The second problem I see is that it makes it harder to describe what rape is. I can easily say “rape is sex without consent”. There is a lot of meaning in both “sex” and “consent” to unpack from that statement, but it communicates the essence of meaning accurately and concisely. If sex is necessarily consensual, rape is … what, exactly? A bad thing, to be sure; certainly it is “a form of assault, a criminal act and a human rights abuse.” as you say. But how does this help? How does this help a person understand whether what’s happened to them, or what they’ve done is rape or not? When I was raped it was the only sexual experience I’d ever had with another person. It took me years to understand that it was rape, but once I came to that understanding I knew it was rape because what had happened was sexual, and it was completely different from being physically assaulted. The reason it took me so long to understand clearly that it was rape was not confusion about whether it was sex or rape, but an inability to understand that a man could be raped by a woman; this was the barrier that took so long to overcome.

    The third problem I see is that I think it makes it unclear why rape should have such a profound impact on a victim’s ability to function fully as a sexual being. If rape is not sex why has being raped so profoundly affected my ability to form sexual relationships with other people? I think that rape is such a terrible thing, and has such a profound effect on those who suffer it because it is a form of sex; an abusive, domineering form of sex certainly. But rape is sex.

    I think you make good points in your post. This is absolutely correct:
    “The conflation of sex and rape has incredibly dire consequences. It makes rape harder to police and harder to prosecute. It aids perpetrators to commit their crimes and to get away with them. It prevents victims from clearly understanding the crime that has been committed against them and discourages them from coming forward and reporting the crime to authorities.”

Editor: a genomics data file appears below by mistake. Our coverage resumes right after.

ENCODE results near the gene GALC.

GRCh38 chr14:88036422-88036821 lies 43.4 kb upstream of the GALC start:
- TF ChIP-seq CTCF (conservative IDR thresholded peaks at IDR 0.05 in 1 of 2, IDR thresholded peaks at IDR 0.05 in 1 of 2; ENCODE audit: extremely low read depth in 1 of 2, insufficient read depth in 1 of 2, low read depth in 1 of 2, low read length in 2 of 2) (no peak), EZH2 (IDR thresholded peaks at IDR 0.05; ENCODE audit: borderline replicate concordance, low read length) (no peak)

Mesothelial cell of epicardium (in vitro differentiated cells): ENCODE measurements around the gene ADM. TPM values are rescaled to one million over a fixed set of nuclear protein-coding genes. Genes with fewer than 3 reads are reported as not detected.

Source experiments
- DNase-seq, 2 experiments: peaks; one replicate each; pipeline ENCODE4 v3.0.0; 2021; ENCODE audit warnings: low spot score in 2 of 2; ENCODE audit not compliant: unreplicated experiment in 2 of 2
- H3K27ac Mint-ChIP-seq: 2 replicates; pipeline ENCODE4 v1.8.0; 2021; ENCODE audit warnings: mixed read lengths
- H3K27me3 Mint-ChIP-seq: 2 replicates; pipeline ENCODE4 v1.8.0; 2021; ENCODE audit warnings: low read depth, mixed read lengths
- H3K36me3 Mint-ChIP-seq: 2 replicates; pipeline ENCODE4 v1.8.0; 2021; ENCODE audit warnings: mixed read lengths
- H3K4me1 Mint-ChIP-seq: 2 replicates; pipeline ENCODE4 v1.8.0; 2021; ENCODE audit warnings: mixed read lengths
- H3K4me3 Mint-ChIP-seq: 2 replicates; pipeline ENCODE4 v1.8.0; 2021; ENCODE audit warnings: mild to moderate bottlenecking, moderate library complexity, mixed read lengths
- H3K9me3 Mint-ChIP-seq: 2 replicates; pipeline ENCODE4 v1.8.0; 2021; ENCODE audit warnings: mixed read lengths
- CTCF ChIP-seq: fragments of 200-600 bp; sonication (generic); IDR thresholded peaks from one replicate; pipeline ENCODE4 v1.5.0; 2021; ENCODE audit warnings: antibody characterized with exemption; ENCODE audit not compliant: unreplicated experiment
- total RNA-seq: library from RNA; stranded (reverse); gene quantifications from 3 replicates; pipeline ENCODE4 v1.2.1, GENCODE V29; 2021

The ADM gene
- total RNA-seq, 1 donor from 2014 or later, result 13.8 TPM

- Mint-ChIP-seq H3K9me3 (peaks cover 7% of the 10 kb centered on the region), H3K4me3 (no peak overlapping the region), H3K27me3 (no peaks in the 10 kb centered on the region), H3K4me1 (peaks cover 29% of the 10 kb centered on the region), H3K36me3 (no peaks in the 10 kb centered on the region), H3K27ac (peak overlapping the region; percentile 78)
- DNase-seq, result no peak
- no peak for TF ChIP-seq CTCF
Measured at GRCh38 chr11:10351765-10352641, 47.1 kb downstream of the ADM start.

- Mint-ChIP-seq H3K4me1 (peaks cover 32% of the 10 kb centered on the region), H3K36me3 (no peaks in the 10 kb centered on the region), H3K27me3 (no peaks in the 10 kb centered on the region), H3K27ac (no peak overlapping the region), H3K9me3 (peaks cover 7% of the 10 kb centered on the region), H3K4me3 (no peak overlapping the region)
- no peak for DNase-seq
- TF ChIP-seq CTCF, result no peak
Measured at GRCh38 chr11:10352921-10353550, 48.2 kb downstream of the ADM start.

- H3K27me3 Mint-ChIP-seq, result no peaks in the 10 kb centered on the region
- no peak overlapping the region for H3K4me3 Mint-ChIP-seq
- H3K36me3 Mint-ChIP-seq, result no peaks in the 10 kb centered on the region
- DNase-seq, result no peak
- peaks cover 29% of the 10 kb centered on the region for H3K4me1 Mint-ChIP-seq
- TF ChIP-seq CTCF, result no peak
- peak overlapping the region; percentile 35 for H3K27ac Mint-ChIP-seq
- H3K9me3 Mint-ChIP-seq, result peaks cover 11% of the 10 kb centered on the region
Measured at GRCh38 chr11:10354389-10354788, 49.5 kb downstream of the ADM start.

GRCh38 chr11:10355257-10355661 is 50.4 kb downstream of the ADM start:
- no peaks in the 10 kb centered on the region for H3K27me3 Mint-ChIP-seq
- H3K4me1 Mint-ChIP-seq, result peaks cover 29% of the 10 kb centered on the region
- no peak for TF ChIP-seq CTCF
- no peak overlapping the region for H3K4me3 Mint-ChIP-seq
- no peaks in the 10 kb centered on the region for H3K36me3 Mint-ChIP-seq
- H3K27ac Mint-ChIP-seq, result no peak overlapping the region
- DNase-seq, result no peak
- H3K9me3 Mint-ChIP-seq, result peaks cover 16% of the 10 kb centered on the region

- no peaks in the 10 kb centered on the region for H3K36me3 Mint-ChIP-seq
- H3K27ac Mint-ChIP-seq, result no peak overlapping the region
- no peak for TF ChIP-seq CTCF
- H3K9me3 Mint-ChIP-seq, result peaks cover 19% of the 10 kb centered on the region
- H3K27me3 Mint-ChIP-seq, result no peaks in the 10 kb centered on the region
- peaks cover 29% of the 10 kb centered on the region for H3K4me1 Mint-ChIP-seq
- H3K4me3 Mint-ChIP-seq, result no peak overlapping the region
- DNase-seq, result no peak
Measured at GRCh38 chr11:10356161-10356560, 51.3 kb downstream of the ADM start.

You are right that *conflating* sex and rape has those consequences, but “to have sex with” and “to rape” have distinct meanings; the reason sex and rape are sometimes conflated is, I believe, the lack of a verb which necessarily implies consent. Your proposal is that the meaning of “to have sex with” be restricted so that it necessarily implies consent. If this is done, we will then lack a verb which is neutral with regard to consent, I think that as a result there will be similar confusions to those you describe, and as I argue above there will be considerable additional costs. The problem is that in English we have (essentially) two verbs when we need three (analogous to “to take”, “to borrow” and “to steal”). There is no easy solution to this; ideally we’d invent or requisition a verb to cover the missing meaning, but I have nothing to suggest for this just now.

  3. Robert, thank you for your thoughtful, detailed comment. You raise some really good points and have certainly left me with a lot to think about. I think you are certainly right that the language available to us around both sex and rape lacks the subtlety and precision required to adequately refer to the complexity of these actions. We need better language, I couldn’t agree more.
    I guess the point of my post was primarily to raise these issues, to point out that conflating sex and rape is very dangerous. It happens far too frequently and yet we rarely stop to discuss publicly what is at stake is this blurring of the lines.
    You are also right that the statement ‘rape is not sex’ is not as simple as it sounds. Rape makes use of sex as a weapon. Rape manipulates the actions of sex and disfigures an act of affection, of love or of human connection into one of hatred and cruelty.
    I still think ‘rape is not sex’ is something we need to say because too few people really understand this. I also think we need to stress the need for people to intimately link sex and consent – if we are considering sex, we must consider consent, too. This is a behavioural change we can all commit to, that we MUST all engage in.
    However, you are right, this is only the beginning and it is not enough. There is still so much more to rape and to sex that we need to understand, so much more sophistication we need to develop in our language and our culture in order to do these most vital issues and actions justice.
    What comes next, I’m not sure either. But I’m committed to finding out.
    Once again, thank you so much for sharing your thoughts. This is exactly the conversation we need to be having. Thank you for your honesty and willingness to discuss them.
    I am horrified to hear what has happened to you and to hear the consequences it has had upon you. I hope you are getting the support you need, the support you deserve. I hope one day some of these impacts may lessen for you.